But, Morris also carried the emotional burden that day of knowing his older brother lay buried under the rubble of the World Trade Center. Seth A. Morris, 35, a successful broker with Cantor Fitzgerald, was working on the 106th floor of Tower One, the first hit and the second to collapse.
He left behind his wife, Lynne, and three children — two daughters and a son, ages 11, 8, and five at the time. His body was finally found on Palm Sunday 2002, according to his brother. A graveside service was held the Thursday before Easter that year.
“I still can’t get quite used to not having him around. I had my birthday recently and he always called at 6:30 a.m. just to bug me. I woke up with a start expecting the call and then once again realized it wouldn’t be coming,” Morris said.
A Connecticut native, Morris came to this area when he enrolled at the University of Maryland. The rest of the family is still in the New Jersey lower New England area.
“Life goes on. His widow has remarried and everyone is very happy with her new husband. And, the kids seem to be doing fine,” Morris said.
But, there have been other changes in the general populace that bother Morris. “Immediately following 9-11 everyone was helping everyone and working together. Now, many seem to have gone back to the old me first attitude instead of ‘we’ and ‘us,’” he said.
“We, as Americans can rally to a disaster and common threat very quickly. But we also forget real quickly,” he emphasized.
“Things changed initially. People were appreciative and very supportive. Everybody said do it in gaining preparedness. But, after a while we began to run into opposition with the budget people,” Morris explained.
“Unfortunately, initially there was this lets throw money at the problem without a lot of planning. Now we’re back into the old world of getting mandates from the federal government with no funds accompanying those mandates,” he said.
“I think we’re better prepared than we were. But, we’re not where we should be. Some communities are very well prepared. Other don’t have a clue,” Morris said.
“I still think that overall preparedness since 9-11 hasn’t been resolved. Too many people in some of the federal agencies see things as business as usual. The funding has also been very uneven. Some have gotten a lot of money that’s not needed and others, that have critical roles and a lot of responsibility, like the Coast Guard, have gotten very little,” Morris explained.
THAT ASSESSMENT of everyone rising to the challenge was buttressed by Battalion Chief John North, Alexandria Fire Department, who responded to the Pentagon five years ago. “You had so many people who went over the top that day. The first guys at the Pentagon were really at risk. It’s amazing what everyone accomplished that day and the days that immediately followed,” he said.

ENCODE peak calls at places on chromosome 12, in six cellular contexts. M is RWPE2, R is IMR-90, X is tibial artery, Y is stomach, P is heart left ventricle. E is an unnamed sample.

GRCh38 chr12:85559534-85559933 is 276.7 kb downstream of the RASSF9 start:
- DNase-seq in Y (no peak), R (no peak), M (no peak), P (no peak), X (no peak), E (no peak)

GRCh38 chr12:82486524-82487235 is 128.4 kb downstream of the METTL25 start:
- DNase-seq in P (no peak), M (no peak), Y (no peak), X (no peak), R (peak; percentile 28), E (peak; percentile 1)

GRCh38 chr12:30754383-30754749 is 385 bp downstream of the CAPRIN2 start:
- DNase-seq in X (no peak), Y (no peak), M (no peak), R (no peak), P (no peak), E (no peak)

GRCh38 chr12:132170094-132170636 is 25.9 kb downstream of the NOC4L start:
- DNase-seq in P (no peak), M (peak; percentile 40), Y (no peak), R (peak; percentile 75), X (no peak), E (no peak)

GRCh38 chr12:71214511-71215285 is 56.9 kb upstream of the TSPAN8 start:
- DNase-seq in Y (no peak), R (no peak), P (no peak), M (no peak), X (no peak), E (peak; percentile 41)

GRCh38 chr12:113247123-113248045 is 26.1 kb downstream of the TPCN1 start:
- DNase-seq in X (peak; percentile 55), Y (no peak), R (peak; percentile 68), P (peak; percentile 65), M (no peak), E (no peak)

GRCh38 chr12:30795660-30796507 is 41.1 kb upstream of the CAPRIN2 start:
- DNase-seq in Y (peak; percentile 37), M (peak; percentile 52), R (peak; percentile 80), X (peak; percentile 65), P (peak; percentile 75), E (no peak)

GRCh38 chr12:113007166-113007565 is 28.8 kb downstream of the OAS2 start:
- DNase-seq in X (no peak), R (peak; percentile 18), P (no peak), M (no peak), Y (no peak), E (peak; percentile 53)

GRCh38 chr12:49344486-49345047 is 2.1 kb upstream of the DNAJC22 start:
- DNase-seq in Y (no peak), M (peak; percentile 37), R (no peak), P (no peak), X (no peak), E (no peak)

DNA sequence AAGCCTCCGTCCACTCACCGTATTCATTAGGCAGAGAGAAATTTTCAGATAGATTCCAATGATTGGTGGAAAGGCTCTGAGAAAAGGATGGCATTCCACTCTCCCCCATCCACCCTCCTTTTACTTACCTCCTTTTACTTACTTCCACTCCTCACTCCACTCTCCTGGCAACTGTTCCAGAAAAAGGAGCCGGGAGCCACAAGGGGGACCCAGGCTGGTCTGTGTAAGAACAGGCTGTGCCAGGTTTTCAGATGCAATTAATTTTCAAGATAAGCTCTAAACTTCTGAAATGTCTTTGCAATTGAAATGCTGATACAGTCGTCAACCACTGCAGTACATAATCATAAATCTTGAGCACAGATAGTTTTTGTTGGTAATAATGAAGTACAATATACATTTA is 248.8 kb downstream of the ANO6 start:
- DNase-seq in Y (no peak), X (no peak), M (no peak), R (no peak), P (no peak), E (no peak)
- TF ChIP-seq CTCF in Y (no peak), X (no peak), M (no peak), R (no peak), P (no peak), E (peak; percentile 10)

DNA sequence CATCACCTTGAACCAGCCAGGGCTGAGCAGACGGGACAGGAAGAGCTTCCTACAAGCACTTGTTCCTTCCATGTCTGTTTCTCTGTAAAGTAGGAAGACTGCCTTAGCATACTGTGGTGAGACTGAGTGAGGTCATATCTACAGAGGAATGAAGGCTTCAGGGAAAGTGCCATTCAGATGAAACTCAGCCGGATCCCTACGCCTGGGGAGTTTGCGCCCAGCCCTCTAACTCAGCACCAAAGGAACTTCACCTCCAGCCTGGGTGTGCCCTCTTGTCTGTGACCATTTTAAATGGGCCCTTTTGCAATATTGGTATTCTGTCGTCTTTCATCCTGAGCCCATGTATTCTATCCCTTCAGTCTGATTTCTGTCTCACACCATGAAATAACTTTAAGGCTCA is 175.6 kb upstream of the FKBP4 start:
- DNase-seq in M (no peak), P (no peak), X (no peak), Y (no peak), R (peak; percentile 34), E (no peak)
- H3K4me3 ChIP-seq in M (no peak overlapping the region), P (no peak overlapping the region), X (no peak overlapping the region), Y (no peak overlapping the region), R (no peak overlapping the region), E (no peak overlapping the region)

“We, as a department and as professional firefighters have changed tremendously as a result of 9-11. The department is not the department it was. Our members are far better trained and equipped than before,” North said.
As an example he cited the joint cooperation between the fire, police and sheriff departments in purchasing equipment that is interchangeable. “This is unique to Alexandria. But, it was also easier for us to bring this about because of the City’s size. In large cities it would be far more difficult,” he stated.
“The attitude and emotional response of our firefighters is very different now that pre 9-11. They are much more constantly alert — not so relaxed as before. There is also a much higher stress to this job than before,” North claimed.
“Firefighters no longer just fight fires. Now they may be called on to deal with chemical and biological incidents such as happened at the post office after 9-11,” he recalled.
“We are very fortunate in this area in that we have been provided with the funds to upgrade our equipment. But, what FEMA doesn’t seem to realize is that this equipment has a life span — it needs to be updated regularly, not only when an emergency occurs. If they wait until then it’s too late,” North warned.
“I constantly hope that 9-11 was a once in a lifetime — that it never happens again,” he said. Then he just shook his head knowing that was probably wishful thinking.
As Meckes pointed out, “People have to remember we are only hours away from another 9-11 on any given day. They [the terrorists] are out there and they definitely want to hurt us. We need to continue to be constantly vigilant.”
He urged “a more unified front against those that would harm America. This is a modern world war. People have to realize we are at war. It surprises me how people have tried to distance themselves from 9-11.”
America formally enter World War II on Dec. 8, 1941, with a declaration of war by Congress following President Franklin D. Roosevelt’s “day of infamy” speech to the joint session. Five years after that, Dec. 8, 1946 America was back to “normal” turning out its first automobiles since 1941.
It was also ignoring the gathering clouds of the Cold War and the hot one on the peninsula of Korea.
Perhaps the most poignant reflection on 9-11 five years later is to paraphrase the World War II slogan America adopted after the attack on Pearl Harbor. This time “Remember 9-11.”